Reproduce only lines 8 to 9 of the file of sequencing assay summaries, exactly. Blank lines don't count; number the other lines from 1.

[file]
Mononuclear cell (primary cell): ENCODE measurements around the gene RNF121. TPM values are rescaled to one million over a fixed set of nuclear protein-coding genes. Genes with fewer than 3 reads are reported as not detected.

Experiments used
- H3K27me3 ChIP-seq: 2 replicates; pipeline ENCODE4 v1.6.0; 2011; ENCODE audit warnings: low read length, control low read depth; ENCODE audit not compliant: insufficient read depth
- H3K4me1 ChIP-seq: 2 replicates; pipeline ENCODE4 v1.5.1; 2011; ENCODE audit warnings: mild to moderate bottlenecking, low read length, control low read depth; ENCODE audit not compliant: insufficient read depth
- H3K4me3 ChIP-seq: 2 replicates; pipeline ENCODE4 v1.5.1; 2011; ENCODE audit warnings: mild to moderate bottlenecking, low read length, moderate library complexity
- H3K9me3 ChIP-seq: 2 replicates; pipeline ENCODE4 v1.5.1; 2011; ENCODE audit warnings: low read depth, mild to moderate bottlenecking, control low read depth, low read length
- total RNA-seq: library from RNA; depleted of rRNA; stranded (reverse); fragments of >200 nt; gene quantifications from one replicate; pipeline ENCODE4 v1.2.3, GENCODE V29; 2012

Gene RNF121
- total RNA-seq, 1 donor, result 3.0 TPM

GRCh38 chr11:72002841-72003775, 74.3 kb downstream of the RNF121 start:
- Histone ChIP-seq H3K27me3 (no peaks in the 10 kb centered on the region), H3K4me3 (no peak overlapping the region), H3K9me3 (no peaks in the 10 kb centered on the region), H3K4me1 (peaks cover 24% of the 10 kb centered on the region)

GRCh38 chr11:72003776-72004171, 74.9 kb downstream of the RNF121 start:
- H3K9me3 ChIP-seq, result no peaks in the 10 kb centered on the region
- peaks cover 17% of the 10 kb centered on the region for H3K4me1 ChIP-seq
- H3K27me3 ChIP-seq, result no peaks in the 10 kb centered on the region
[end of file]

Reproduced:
Gene RNF121
- total RNA-seq, 1 donor, result 3.0 TPM